North Carolina Bar Opinion Advises Firms to Run Conflicts Checks for Newly Hired Law School Graduates
Lawyers for the Profession® Alert
North Carolina State Bar Ethics Comm., Formal Opinion. 2010-12
The North Carolina State Bar Ethics Commission published a formal opinion addressing the duty to ensure that newly hired law graduates do not bring conflicts of interests from their prior law clerk experiences when they join a law firm. Law clerk conflicts are not imputed to the new firm and timely screening can resolve conflicts concerns.
The Ethics Commission reviewed issues arising out of a common situation, which is somewhat analogous to a lateral hire: A new law school graduate joins a firm other than the one for which he or she was a law clerk while in law school. The hiring firm later discovers that the newly hired lawyer had, prior to graduating, worked on a matter adverse to the hiring law firm’s current client. In North Carolina, pursuant to this formal ethics opinion, the hiring law firm and the law firm for which the person worked as a clerk must act within ethical boundaries to seek or disclose client matters so that the hiring firm can identify and screen for potential conflicts of interest.
The ethics commission concluded that work performed as a law clerk does not impute to other members of the graduate’s new law firm. However, the law clerk’s prior work is deemed to sufficiently bestow the new lawyer with information and knowledge so that the hiring firm must screen client matters previously worked on by the new hire. A screen—along with written notice given to any affected clients—should be timely implemented upon the hiring firm’s learning of the need for one.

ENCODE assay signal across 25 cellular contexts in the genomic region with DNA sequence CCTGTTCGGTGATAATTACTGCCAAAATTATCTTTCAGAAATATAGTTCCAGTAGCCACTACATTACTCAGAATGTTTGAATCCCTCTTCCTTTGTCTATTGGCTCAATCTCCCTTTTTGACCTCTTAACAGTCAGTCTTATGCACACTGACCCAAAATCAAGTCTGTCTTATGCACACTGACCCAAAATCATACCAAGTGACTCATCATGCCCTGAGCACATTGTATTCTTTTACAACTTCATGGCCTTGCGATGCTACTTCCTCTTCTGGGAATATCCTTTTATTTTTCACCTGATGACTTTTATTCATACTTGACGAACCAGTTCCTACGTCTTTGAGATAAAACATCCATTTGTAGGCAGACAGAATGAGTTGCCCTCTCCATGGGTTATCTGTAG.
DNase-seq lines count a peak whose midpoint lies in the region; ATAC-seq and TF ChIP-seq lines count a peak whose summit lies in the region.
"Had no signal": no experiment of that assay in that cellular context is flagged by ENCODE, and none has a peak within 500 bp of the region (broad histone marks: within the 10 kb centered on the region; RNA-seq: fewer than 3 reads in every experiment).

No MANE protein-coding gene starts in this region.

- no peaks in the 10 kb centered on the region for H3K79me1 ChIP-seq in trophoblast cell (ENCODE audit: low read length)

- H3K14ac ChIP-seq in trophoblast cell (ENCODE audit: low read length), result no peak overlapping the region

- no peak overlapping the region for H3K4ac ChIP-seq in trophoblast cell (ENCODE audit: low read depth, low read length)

While acknowledging that law firms have a duty of confidentiality under Rule 1.6(a) of the Rules of Professional Conduct not to disclose client information, the ethics committee nonetheless indicated that the respective law firms are obliged by Rule 1.6(b) of the Rules of Professional Conduct to protect their current clients in seeking and disclosing the client matters worked on by law clerks. Rule 1.6(b) permits lawyers to violate Rule 1.6(a) to comply with the Rules of Professional Conduct. Citing the 2009 ABA Standing Committee on Ethics and Professional Responsibility Formal Opinion 09-455, the ethics committee’s formal opinion reiterated that disclosure of client names and general information to identify and resolve potential conflicts of interest would be such an instance, provided that the attorney-client privilege is protected and the client is not prejudiced. To prohibit such disclosure would simultaneously prohibit compliance with the Rules of Professional Conduct’s conflicts rules.
Significance of Opinion
This opinion draws a workable line with respect to conflicts screening for new lawyers who have prior experience as a law clerk in another firm. Recognizing the potential for information-specific conflicts, screens can be an appropriate mechanism to deal with ethics concerns in this context. The opinion concludes that the former law firm would not breach its ethical duties to its clients so long as any disclosure goes no further than reasonably necessary to detect and resolve conflicts and does not waive the attorney-client privilege.
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